Well, it is Sunday evening, not long before my bed time. I've taken part in worship, finished the last volume of Gary Dorrien's trilogy on the History of Liberal Theology in America, driven to East Lansing and back, picked a dozen tomatoes, taken out the recycling, and read most of the Sunday Times.
(That sounds like more than it felt like. I might feel better about my productivity if I made more lists!)
Anyway, my splendid spouse made up a batch of cookies just a while ago, from some refrigerated dough that has been lingering about. They came to twelve. Three of us are home.
All these facts are part of the shameful insight I had not ten minutes ago, which is prompting this post.
She, lovely woman in every sense, brought a small plate of cookies into my office to announce their availability. I thought they were for me, but she was carrying hers. Mine were still on the tray.
Same number, but distinctly smaller. That I noticed bothers me, that I care shames me. Where did this come from?
I know too well. As one of four children, the parceling of sweetmeats was fraught. In my childish mind, febrile with longing for whatever treat was in store, who had the larger portion was the favored child. Needless to say, mother and father were scrupulous in being fair. But "one cuts, the other chooses" does not satisfy the underlying problem. The mere fact of having to share the gustatory prize was what I found hard to swallow.
Every two years after I was born another child came home, and with each my horde of blessings was diluted. The juvenile zero sum game ran like an adding machine in my head. My net worth rose and sank according to the measure of cookies, cake, bed time privileges, and other measures of approval.
Though I have been out of my parent's home for forty years now, more than 2/3 of my life in fact, that childish imprimatur of value has never completely vanished. Nowadays I do not act on such puerile feelings, but they are still there.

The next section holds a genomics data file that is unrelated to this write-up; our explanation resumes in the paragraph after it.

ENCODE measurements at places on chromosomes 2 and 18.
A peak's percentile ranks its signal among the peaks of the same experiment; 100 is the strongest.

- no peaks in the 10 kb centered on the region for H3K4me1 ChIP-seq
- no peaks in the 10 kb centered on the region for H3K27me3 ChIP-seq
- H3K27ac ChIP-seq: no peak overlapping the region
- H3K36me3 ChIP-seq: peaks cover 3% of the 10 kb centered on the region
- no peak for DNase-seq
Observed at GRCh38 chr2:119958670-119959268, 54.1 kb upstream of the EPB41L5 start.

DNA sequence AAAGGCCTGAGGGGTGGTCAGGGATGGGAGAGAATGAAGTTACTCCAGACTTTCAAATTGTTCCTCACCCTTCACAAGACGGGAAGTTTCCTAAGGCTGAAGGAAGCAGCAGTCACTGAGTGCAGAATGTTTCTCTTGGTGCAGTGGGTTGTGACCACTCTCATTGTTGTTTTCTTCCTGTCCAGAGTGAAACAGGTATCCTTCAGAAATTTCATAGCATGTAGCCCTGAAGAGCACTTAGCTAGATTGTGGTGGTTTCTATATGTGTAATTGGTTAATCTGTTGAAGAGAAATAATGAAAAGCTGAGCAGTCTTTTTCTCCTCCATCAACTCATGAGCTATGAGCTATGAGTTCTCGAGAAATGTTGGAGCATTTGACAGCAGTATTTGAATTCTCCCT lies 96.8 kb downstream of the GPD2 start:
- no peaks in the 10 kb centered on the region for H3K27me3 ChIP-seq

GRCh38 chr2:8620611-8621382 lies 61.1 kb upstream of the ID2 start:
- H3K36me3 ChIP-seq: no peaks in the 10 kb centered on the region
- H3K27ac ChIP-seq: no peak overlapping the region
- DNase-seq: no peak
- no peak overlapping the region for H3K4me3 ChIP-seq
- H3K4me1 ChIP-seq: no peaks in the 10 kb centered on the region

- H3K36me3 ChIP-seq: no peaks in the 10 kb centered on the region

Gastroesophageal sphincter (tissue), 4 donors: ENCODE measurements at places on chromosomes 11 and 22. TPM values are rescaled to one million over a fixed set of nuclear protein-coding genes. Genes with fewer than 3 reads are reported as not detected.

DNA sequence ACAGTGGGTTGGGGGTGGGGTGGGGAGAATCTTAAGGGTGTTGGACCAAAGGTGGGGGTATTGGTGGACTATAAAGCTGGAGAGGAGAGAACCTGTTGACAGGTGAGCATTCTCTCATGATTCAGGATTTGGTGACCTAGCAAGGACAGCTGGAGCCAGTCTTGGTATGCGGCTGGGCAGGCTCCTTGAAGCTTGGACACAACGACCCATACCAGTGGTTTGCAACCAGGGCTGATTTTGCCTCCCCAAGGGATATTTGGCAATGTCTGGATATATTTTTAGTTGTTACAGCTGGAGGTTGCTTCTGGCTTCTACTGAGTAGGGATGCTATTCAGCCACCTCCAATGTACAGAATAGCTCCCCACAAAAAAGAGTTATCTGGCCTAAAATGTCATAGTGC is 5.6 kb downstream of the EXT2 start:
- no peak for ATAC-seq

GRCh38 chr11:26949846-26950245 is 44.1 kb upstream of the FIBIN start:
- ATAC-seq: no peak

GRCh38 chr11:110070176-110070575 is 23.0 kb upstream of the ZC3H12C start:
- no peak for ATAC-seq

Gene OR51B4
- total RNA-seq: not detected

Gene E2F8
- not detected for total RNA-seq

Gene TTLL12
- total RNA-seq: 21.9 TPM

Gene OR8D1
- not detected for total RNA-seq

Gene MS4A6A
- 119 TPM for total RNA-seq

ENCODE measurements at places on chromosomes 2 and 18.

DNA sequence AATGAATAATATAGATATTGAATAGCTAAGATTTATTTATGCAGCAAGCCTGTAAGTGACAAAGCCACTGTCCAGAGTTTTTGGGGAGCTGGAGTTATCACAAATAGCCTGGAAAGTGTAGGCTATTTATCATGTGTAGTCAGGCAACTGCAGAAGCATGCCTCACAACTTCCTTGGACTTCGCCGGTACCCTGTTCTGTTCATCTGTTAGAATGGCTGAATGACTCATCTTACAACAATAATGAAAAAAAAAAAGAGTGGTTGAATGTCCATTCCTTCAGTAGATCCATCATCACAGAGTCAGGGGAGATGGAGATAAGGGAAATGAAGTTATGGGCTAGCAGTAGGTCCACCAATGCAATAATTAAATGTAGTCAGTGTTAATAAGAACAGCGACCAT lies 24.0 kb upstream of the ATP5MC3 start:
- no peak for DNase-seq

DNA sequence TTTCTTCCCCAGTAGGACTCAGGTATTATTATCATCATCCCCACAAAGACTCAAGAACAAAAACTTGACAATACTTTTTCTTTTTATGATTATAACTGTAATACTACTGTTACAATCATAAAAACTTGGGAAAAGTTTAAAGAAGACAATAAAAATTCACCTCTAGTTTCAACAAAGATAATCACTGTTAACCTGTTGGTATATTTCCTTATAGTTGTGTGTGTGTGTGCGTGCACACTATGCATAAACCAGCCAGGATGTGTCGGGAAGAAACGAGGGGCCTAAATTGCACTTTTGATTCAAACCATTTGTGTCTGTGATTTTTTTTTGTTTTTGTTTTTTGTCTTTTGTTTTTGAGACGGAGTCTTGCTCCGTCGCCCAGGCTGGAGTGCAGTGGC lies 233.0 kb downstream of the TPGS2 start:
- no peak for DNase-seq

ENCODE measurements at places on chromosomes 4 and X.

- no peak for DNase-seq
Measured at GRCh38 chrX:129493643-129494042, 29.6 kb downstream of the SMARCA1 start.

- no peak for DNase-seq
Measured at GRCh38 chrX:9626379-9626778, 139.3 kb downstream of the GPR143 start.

Am I alone? Probably not. Truly, I am more neurotic than most, but is that because I still want the bigger cookies or because I am aware that I do and worry about it? (Just posing that question proves how neurotic I am. What can I say, it's a gift.) That we kids elbowed for the marginally bigger slice or portion tells me that at least they shared some notion of competing for the prize. That people seek fancy cars and large houses and other tokens of success tells me I am more typical than exceptional.
My point, though, is not how childish we all are but that if Socrates is right about the unexamined life being not worth living, we need to realize that the examined life does not consist of the serene contemplation of great thoughts. It is being ready to feel like a toddler, notice your the inner brat, stay in touch with all the now outgrown bits of the soul we formed in the messy world of childhood.
Like the appendix in our gut, they have no role to play in adult life, but if they get inflamed (by cookies or whatever might set you off) they can start a nasty spiritual infection.
Glad I nipped that one in the bud. Besides, my inner adult says, I can always buy more cookies!